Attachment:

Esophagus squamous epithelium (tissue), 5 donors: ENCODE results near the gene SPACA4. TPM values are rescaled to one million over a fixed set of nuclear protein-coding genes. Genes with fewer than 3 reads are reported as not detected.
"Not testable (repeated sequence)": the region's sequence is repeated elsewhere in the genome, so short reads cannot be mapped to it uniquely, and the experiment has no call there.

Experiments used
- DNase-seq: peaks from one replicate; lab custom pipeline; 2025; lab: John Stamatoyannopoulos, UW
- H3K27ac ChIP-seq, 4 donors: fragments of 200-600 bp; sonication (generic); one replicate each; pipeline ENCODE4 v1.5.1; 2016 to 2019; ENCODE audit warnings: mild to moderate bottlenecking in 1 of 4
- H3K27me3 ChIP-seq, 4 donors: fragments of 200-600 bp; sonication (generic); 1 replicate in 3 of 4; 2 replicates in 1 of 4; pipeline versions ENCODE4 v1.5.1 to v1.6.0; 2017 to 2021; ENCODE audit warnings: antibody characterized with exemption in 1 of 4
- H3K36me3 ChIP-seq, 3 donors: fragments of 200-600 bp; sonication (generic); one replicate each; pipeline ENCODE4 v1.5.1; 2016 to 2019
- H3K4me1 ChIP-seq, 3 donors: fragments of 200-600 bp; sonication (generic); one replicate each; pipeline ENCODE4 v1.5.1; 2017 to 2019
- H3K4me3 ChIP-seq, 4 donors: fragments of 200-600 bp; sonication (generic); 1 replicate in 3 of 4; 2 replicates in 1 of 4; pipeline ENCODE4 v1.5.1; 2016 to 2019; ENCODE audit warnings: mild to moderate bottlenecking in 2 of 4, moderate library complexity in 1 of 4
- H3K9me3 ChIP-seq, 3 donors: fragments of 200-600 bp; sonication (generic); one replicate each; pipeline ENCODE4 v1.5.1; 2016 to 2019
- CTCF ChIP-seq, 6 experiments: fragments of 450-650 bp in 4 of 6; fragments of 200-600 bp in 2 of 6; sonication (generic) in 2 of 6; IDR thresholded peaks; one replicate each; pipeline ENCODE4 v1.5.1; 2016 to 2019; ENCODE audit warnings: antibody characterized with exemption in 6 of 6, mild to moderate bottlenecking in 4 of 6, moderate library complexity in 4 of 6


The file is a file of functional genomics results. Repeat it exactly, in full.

Esophagus squamous epithelium (tissue), 5 donors: ENCODE results near the gene SPACA4. TPM values are rescaled to one million over a fixed set of nuclear protein-coding genes. Genes with fewer than 3 reads are reported as not detected.
"Not testable (repeated sequence)": the region's sequence is repeated elsewhere in the genome, so short reads cannot be mapped to it uniquely, and the experiment has no call there.

Experiments used
- DNase-seq: peaks from one replicate; lab custom pipeline; 2025; lab: John Stamatoyannopoulos, UW
- H3K27ac ChIP-seq, 4 donors: fragments of 200-600 bp; sonication (generic); one replicate each; pipeline ENCODE4 v1.5.1; 2016 to 2019; ENCODE audit warnings: mild to moderate bottlenecking in 1 of 4
- H3K27me3 ChIP-seq, 4 donors: fragments of 200-600 bp; sonication (generic); 1 replicate in 3 of 4; 2 replicates in 1 of 4; pipeline versions ENCODE4 v1.5.1 to v1.6.0; 2017 to 2021; ENCODE audit warnings: antibody characterized with exemption in 1 of 4
- H3K36me3 ChIP-seq, 3 donors: fragments of 200-600 bp; sonication (generic); one replicate each; pipeline ENCODE4 v1.5.1; 2016 to 2019
- H3K4me1 ChIP-seq, 3 donors: fragments of 200-600 bp; sonication (generic); one replicate each; pipeline ENCODE4 v1.5.1; 2017 to 2019
- H3K4me3 ChIP-seq, 4 donors: fragments of 200-600 bp; sonication (generic); 1 replicate in 3 of 4; 2 replicates in 1 of 4; pipeline ENCODE4 v1.5.1; 2016 to 2019; ENCODE audit warnings: mild to moderate bottlenecking in 2 of 4, moderate library complexity in 1 of 4
- H3K9me3 ChIP-seq, 3 donors: fragments of 200-600 bp; sonication (generic); one replicate each; pipeline ENCODE4 v1.5.1; 2016 to 2019
- CTCF ChIP-seq, 6 experiments: fragments of 450-650 bp in 4 of 6; fragments of 200-600 bp in 2 of 6; sonication (generic) in 2 of 6; IDR thresholded peaks; one replicate each; pipeline ENCODE4 v1.5.1; 2016 to 2019; ENCODE audit warnings: antibody characterized with exemption in 6 of 6, mild to moderate bottlenecking in 4 of 6, moderate library complexity in 4 of 6